Rerun: Old Trinity Church

Old Trinity Lutheran Church 08-1978 bellI grew up in the old Trinity Lutheran Church. I was baptized and confirmed there; was cast in way too many Christmas pageants, counted bugs on the ceiling when I was bored, and saw Dad’s casket in the front of the altar. Today’s post is a collection of stories I’ve done on the old Trinity.

When I heard that the building was being torn down just short of its 100th anniversary because it was “structurally deficient,” Brother Mark and I tried to document as much of it as possible. I put quotes around “structurally deficient” because the discovery was made just about the time a sizable donation came in that stipulated that it could only be used to build a new church.

Here’s what it looked like in the bell tower. Follow the links to see the whole story and to read the many comments.

1954 pledge drive

Trinity Lutheran Church CongregationThe church conducted a $225,000 pledge drive in 1954. This picture was used in a brochure promoting the drive. The post logged two dozen comments, so I wasn’t the only one picking out faces.

New Trinity at dusk

Trinity Lutheran Church steeple at sunset 11-16-2011I was walking back to my car when I saw the new federal building and the new Trinity Lutheran church in the fading sunlight.

That’s as close as I’m ever going to get to the building. MY church was torn down and many of the things that made it special were discarded, so I have no reason to go into the new Trinity.

And, yes, I know that church is more than bricks and stained glass. That’s why you rarely see me in one.

From the tower

View from Trinity Lutheran Church bell tower 08-1978When Mark and I shot the bell tower, I also took pictures out the windows in all four directions. The tall white building off in the distance is the KFVS tower.

There’s an aerial of the neighborhood in this post, too.

Sanctuary and altar

Trinity Lutheran Church 08-1978 142The most striking part of the church was the sanctuary with its imposing altar. Jesus was hauntingly realistic.

Unfortunately, He wasn’t welcome in the new church and has, reportedly, bounced around a bit, becoming damaged in the process. I heard that He might be out at the old Hanover School.

The balcony

Trinity Lutheran Church 08-1978 135Our family usually headed to the balcony. I loved its majestic sweep. On the wall behind the organ was printed Psalms 26:8 –  “Lord, I have loved the habitation of Thy house and the place where Thine honor dwelleth.”

If you follow the link, you can see the inscription in the background of a photo of workers dismantling the pews and lowering them to the ground floor.

One of my readers reported the words were still visible when a bulldozer strained to pull the building down.

Lutheran Church mural

Lutheran mural on 501 Broadway 03-22-2010The church owned a property at the corner of Broadway and Middle with a huge blue mural painted on it: “Train a child in the way he should go and when he is old he will not turn from it.” There’s a plaque in the corner that is a who’s-who list of well-known Trinity donors who paid for the sign.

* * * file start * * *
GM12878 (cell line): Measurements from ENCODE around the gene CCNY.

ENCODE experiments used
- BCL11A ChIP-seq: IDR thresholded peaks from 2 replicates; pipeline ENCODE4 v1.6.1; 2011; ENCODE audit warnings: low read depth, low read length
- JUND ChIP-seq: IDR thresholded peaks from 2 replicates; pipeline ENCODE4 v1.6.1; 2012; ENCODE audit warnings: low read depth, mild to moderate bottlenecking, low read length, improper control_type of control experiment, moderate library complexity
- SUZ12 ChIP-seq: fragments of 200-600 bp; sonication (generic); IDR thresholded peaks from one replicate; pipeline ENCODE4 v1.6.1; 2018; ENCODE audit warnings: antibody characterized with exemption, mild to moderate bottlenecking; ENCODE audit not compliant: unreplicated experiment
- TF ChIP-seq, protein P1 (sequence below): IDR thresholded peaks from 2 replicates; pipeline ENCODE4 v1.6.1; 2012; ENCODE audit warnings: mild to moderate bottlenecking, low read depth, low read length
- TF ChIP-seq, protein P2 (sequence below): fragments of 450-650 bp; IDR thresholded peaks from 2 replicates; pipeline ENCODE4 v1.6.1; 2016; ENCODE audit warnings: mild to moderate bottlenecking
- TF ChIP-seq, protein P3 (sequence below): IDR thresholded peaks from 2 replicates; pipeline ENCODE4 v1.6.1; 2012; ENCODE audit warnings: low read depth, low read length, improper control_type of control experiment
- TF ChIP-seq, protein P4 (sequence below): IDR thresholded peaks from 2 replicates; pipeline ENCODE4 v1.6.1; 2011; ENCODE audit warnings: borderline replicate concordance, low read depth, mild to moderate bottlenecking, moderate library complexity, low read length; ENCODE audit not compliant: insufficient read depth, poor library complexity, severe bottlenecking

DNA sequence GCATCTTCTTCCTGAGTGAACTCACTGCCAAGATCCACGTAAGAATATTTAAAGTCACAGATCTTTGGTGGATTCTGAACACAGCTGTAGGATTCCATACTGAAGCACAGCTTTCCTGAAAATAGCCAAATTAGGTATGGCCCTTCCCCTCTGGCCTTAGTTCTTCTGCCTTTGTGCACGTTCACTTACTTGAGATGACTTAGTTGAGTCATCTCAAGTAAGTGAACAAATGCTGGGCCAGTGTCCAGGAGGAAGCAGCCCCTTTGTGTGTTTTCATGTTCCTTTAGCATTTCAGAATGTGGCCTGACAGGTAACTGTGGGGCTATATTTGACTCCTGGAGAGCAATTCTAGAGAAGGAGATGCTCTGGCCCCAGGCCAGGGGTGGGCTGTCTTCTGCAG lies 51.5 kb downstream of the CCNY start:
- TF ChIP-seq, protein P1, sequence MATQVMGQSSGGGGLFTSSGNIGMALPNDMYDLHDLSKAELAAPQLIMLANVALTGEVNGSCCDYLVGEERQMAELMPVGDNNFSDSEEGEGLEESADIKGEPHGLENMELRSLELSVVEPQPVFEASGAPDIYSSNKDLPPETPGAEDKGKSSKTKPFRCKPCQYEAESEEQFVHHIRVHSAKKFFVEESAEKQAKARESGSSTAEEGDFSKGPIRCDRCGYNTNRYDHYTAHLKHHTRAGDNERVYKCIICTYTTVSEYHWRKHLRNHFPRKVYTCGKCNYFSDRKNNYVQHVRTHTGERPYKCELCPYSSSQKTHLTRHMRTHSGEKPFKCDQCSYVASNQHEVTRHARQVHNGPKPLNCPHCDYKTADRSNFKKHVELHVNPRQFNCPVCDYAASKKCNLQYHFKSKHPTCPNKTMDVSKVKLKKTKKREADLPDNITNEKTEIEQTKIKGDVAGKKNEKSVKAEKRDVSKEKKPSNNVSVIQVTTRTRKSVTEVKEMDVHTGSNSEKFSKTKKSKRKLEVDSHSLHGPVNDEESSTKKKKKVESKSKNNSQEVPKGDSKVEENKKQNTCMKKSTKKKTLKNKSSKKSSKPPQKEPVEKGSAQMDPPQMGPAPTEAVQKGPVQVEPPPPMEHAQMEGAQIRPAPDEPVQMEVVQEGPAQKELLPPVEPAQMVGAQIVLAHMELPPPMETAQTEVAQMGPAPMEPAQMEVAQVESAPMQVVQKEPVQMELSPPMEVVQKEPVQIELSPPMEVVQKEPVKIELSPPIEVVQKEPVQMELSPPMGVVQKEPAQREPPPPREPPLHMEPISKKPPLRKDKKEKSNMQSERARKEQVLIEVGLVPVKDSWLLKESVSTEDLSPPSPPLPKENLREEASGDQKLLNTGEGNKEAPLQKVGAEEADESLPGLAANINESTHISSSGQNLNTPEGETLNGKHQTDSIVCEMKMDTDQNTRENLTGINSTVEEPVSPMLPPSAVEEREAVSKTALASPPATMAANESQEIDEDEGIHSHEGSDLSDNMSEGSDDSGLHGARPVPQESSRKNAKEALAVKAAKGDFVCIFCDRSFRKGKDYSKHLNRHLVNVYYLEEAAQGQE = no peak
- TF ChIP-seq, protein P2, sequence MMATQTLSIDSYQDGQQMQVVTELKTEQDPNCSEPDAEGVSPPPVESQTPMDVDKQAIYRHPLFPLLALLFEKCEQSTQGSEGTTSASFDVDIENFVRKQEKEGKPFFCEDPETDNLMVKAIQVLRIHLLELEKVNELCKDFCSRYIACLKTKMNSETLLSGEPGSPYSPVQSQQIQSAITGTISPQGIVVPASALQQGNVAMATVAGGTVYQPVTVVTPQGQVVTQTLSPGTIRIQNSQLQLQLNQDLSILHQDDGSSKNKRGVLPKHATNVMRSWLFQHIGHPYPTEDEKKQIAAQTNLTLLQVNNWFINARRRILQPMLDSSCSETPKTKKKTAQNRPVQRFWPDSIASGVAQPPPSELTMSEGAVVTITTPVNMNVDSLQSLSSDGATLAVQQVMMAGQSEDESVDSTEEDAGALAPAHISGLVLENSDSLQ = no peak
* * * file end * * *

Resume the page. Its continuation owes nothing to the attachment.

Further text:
The building had deteriorated to the point where it had to be razed in 2011. I toured the 501 Broadway property with David Renshaw, one of the most introspective demolition men I’ve ever met.

Nothing left but bricks

Demolition of building at 501 Broadway 12-15-2011When David was through, there was nothing left but debris that was quickly hauled away. A parking lot is there today.

I was given a piece of the blue cement block as a souvenir.

While I’m taking it easy

Buy From Amazon.com to Support Ken SteinhoffWhile I’m taking it easy posting reruns of earlier stories you may have missed, I have to remind you to click on my Amazon link here and at the top of the page. Things purchased through that click make me a few pennies and won’t cost you anything extra.

That helps keep the lights on

I also want to thank those folks who have used the yellow Donate button at the top left of the page. I appreciate your support and wish you and yours a Happy New Year.

St. Mary’s to Reopen April 13

Cathedral of St. Mary of the Annunciation 04-11-2014 The Cathedral of St. Mary of the Annunciation in Cape Girardeau, better known as St. Mary’s, will hold Palm Sunday church services April 13, after being closed most of 2014 for a facelift.

Buddy Dick McClard, Class of ’66, sent an email saying he had just finished installing six 7-foot-tall windows facing Sprigg Street and wanted to know if I wanted a sneak peak at the inside of the church. St. Mary’s and St. Vincent’s have been on my list for a long time, so this sounded like a perfect excuse.

Rather than pretend I know much about the history of the church (even though Wife Lila and I were married there in 1969), I’ll point you to a blog by Missourian librarian Sharon Sanders.

The bells of St. Mary’s

Cathedral of St. Mary of the Annunciation 04-11-2014I tried to shoot things that haven’t changed, things that have been uncovered and things that have been added. In addition, I climbed into the bell tower to capture parts of the structure that everyone in the neighborhood has heard, but few have seen. I felt comfortable doing that because Sharon had sent me a clip saying that the bells had been reinstalled in 1988 after it was feared the 2500-lbs bells might come crashing down into the church entrance. Indeed, the staircase leading to the bells was steep and narrow, but solidly built.

Photo gallery of Cathedral of St. Mary of the Annunciation

Here is a link to a Christmas Novena I shot at the church in 1967. You can compare the front of the church to these photos I took Friday afternoon. Click on any photo to make it larger, then use your arrow keys to move through the gallery.